4. Authors are advised to create their LaTex files in 'article' format with \textwidth=125 mm and \textheight=195 mm.
  5. Authors are advised to write clearly and simply, and to have their article checked by colleagues before submission.


  1. A "Bibliography" is a list of the sources that you have used to write your report.
  2. A bibliography is a convenient list of all of the sources that you have cited in your research paper. (Web site)
  3. A bibliography is a formal list of all the resources you used to prepare a document (like a Science Project Report).
  4. A bibliography is a full reference list to all the sources which an author has used or referred to in preparing a particular piece of work.
  5. A bibliography is a list of all the materials consulted to create a research project.

Book Review

  1. A "book review" is a description and evaluation of the contents of a particular book title.
  2. A book review is a brief critical and unbiased evaluation of a current book determined to be of interest to the journal audience. (Web site)
  3. A book review is a brief summary and criticism of a book.
  4. A book review is a critical and evaluative description of a newly published work written for a particular magazine, journal or newspaper.
  5. A book review is a critical article written about a published book.


  1. Chapters are the backbone of the HRS. Specialized words are rarely defined through all of the HRS or even for large areas of it. (Web site)
  2. The chapters are also quite revealing of the chapter authors, all practicing psychotherapists of varied sexual orientations.
  3. The chapters are reorganized, the margins are wider, and the material has expanded to include the contribution of works published since the first edition.
  4. The chapters are uniformly well written and offer solid summaries of the literature and often concise, thoughtful analyses and synthesis of the information.


  1. A citation is a reference to a work, such as a book or a journal article. (Web site)
  2. A citation is a reference to legal authorities and precedents such as statutes, cases, regulations and law review articles.
  3. A citation is a source of information used in a report.  Bibliographic citations for books vary. (Web site)
  4. A citation is an identification of one of your sources.
  5. A citation is the publication information needed to allow readers to find the sources used in everything from books to research papers.


  1. Citations are a commonly used, and often controversial, metric of scientific work. (Web site)
  2. Citations are arranged alphabetically by first author under the appropriate subject headings. (Web site)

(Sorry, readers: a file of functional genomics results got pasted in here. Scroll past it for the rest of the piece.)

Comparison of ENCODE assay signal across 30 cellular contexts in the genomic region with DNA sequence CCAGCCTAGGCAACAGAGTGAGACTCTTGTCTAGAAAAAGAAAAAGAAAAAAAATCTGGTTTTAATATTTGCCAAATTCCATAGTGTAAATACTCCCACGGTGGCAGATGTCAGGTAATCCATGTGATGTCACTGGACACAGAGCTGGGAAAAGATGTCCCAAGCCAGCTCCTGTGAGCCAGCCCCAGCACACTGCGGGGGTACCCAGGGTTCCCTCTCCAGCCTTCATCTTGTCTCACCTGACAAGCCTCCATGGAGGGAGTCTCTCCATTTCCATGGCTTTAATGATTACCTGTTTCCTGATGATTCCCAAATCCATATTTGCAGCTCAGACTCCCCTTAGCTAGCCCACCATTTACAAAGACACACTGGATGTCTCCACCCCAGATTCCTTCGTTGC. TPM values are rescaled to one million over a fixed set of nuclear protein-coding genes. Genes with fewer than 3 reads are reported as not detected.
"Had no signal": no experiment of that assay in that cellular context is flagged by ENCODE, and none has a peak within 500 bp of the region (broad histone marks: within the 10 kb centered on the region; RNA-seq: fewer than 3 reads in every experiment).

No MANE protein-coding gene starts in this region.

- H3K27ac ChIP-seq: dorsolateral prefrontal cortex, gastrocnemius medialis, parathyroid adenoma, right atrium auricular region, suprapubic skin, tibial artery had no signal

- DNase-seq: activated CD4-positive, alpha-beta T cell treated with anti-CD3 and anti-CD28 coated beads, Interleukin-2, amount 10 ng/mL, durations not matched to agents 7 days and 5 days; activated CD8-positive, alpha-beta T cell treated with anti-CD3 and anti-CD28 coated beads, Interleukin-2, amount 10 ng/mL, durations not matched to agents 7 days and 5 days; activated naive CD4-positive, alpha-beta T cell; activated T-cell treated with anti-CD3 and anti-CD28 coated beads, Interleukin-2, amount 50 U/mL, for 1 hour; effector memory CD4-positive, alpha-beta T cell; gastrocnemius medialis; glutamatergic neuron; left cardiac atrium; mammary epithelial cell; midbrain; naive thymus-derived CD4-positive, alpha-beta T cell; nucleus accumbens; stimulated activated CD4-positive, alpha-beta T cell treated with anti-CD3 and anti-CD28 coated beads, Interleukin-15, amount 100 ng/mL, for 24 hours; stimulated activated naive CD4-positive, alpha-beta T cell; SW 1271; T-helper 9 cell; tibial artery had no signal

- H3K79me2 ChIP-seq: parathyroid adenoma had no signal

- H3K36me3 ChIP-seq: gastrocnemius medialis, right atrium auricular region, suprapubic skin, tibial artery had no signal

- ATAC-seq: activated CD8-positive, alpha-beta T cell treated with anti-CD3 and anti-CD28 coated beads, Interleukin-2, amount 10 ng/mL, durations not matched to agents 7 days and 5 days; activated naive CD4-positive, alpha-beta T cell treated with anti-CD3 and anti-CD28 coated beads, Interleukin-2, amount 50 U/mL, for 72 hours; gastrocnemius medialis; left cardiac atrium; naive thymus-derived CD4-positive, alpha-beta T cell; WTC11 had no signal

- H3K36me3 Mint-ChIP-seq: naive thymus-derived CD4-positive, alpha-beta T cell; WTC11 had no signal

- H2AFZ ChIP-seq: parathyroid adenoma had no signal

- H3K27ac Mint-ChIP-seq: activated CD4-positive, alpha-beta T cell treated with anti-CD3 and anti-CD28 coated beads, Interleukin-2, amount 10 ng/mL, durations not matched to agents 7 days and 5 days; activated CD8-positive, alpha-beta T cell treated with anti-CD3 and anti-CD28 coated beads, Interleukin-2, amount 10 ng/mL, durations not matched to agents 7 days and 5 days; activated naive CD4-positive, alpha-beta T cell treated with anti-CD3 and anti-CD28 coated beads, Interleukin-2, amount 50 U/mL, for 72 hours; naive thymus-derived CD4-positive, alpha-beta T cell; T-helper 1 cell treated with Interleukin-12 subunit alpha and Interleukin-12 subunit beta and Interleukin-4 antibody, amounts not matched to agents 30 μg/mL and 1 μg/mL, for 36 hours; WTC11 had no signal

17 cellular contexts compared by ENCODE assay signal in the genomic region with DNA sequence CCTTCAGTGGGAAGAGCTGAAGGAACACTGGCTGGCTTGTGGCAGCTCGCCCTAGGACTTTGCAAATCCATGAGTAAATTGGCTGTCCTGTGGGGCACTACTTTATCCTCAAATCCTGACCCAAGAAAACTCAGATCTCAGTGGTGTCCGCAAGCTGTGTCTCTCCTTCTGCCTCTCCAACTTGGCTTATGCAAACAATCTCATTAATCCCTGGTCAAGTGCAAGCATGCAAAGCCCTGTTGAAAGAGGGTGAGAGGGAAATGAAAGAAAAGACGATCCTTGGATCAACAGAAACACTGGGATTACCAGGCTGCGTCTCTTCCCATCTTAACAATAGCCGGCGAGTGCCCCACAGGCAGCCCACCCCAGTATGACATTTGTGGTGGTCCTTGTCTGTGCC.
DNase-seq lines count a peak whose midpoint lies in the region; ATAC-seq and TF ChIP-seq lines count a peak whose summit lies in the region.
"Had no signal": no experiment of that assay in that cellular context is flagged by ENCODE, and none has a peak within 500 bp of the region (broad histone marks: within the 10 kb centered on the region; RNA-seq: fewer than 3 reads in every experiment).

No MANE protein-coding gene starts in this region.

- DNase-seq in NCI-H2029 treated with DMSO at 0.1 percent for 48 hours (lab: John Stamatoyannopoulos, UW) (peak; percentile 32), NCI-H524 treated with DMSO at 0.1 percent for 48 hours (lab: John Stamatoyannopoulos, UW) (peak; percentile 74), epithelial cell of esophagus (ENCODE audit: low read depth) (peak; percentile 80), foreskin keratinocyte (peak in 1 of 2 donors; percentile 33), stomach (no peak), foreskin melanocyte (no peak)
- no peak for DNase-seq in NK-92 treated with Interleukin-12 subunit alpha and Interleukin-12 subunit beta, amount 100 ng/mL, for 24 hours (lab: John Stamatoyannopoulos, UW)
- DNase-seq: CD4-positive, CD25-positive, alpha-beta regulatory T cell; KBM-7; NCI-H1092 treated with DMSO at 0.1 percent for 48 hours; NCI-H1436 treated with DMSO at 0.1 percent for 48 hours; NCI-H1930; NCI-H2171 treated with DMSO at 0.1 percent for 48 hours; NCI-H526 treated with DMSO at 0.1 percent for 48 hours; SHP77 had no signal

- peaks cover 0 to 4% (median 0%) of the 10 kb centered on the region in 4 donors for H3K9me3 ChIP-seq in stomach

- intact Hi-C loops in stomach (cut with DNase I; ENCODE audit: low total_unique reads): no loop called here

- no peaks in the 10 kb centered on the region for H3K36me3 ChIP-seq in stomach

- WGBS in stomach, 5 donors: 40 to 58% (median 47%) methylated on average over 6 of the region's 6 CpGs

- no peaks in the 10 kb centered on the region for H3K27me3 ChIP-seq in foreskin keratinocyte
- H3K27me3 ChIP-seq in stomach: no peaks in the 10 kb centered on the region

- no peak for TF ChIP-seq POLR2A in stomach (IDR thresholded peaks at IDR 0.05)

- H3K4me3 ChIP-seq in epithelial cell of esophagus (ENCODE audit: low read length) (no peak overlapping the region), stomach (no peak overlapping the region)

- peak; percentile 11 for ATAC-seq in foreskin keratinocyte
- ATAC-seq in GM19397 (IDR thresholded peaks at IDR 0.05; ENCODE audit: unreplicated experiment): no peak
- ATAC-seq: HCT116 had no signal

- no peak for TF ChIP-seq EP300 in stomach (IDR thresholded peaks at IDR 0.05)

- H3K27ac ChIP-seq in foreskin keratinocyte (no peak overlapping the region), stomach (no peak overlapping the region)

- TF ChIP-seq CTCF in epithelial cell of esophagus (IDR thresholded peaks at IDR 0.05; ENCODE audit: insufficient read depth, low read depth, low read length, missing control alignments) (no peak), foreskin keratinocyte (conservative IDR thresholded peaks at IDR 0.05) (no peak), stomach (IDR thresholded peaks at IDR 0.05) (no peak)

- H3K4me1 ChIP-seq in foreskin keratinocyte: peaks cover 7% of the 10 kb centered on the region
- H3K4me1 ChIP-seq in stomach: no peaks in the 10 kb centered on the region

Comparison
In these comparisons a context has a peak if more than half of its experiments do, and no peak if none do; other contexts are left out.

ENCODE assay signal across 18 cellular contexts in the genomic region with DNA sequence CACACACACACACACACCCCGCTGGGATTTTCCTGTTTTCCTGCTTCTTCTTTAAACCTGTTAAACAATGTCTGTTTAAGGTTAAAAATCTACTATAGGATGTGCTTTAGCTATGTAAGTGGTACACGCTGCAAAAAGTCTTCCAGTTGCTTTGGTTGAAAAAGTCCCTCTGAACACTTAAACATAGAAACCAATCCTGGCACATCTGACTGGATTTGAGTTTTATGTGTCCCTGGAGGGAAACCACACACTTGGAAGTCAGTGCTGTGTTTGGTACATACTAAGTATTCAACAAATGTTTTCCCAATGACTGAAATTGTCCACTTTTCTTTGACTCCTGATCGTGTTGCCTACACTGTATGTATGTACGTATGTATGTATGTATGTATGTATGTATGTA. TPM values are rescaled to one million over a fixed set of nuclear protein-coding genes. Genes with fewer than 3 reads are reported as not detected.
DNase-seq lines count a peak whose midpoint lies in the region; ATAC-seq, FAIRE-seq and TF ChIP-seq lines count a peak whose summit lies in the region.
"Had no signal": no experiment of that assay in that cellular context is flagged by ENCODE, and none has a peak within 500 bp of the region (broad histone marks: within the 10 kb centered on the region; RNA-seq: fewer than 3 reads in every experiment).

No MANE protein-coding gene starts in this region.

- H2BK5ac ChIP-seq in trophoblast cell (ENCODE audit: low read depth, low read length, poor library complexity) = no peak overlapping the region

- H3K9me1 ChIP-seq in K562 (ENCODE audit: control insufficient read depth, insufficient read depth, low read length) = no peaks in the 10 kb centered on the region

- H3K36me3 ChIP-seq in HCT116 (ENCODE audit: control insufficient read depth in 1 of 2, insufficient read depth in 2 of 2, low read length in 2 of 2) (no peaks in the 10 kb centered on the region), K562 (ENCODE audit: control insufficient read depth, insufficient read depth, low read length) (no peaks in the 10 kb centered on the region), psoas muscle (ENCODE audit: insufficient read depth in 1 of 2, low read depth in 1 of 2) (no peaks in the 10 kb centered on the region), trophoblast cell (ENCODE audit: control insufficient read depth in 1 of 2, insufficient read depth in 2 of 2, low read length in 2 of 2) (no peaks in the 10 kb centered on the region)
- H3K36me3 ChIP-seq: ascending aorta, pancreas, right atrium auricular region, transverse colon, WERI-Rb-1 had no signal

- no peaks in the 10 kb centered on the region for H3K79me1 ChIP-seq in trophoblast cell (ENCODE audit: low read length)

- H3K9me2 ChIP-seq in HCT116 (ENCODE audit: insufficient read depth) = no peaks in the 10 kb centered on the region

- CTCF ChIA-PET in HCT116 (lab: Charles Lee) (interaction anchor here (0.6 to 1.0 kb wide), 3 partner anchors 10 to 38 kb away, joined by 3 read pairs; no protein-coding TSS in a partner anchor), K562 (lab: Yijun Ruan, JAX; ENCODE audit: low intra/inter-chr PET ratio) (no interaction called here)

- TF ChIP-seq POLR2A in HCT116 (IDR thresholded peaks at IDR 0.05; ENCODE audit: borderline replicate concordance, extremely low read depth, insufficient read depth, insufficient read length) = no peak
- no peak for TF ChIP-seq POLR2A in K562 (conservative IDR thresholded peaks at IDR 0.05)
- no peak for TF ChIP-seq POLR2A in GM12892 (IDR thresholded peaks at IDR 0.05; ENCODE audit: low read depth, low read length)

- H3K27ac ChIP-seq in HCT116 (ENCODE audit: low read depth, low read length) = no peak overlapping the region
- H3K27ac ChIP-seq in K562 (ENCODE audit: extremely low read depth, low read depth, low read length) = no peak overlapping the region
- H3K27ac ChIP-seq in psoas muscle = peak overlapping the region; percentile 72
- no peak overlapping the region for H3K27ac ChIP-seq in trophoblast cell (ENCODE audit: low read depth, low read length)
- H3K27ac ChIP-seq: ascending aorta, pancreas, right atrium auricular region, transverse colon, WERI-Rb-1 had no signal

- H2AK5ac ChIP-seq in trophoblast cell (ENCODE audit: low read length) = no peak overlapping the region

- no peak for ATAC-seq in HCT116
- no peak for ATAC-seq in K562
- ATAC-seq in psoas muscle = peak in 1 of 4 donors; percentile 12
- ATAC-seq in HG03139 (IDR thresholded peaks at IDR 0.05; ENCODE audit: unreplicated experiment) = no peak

3. Citations are designed to lead other people to the sources you have used in your research.
  4. Citations are drawn from the PsycINFO database.
  5. Citations are included for papers published since 1981 and were purchased from the ``Institute for Scientific Information'' (ISI), see below. (Web site)


  1. Collections are arranged by the Superintendent of Documents classification system.
  2. Collections were concentrated near settlements, in areas with road access, or in known species-rich hotspots that were repeatedly revisited. (Web site)
  3. The collections are only thinly catalogued, and Turkey has no national un ion database or catalogue. (Web site)
  4. The collections are searchable; the site also provides Finding Aids for the Manuscript and Archive Collections.


  1. Comments are a way to provide discussion on blog entries. (Web site)
  2. Comments are closed for this entry. (Web site)
  3. Comments are closed.
  4. Comments are incredibly important, and forgotten far, far too often. (Web site)
  5. Comments are invited. (Web site)


  1. A conclusion is also the space for critiquing the concepts utilized in your essay, or acknowledging limitations of your particular study.
  2. A conclusion is an essential part of the logical and rhetorical structure of your writing. (Web site)
  3. Conclusion: The Later Nineteenth Century. (Web site)
  4. Conclusion: The conclusion synthesizes the knowledge confirmed through the discussion and identifies areas for further research.
  5. Conclusion: The risks to electronic voting machine software are even greater than first appears. (Web site)


  1. Contents are directly encrypted with symmetric keys shared with recipients. (Web site)
  2. Contents: What is Marketing? What is Affiliate Marketing? Partnership Programs Classification and common types of affiliate marketing programs. (Web site)
  3. The contents are essentially the same as the Real Free Press edition, except that all text has been translated to Dutch (including Naimark's introduction). (Web site)
  4. The contents are not produced by the publishing houses.
  5. The term "Contents" should be reserved for a full, hierarchical ToC listing every section at least down to the page level.


  1. Format: The article should be in narrative format, not divided into formal sections (introduction, methods, results and discussion). (Web site)
  2. Format: A short, newspaper-style report. (Web site)
  3. Format: A straight-forward, narrative piece with a clear introduction and conclusion, in the style of longer newspaper features or editorials. (Web site)
  4. The format is a group study and discussion session concentrating on course content and study strategies to enhance student comprehension and performance.
  5. The format was introduced 1 January 1968 internationally and has been modified several times since. (Web site)


  1. Entries are arranged alphabetically by author's surname and include complete bibliographic information.
  2. Entries are compiled from the Journal of Economic Literature and the Index of Economic Articles.
  3. Entries are drawn from over 8,000 periodicals. (Web site)
  4. Entries are generally by Person, Place, Subject and Date.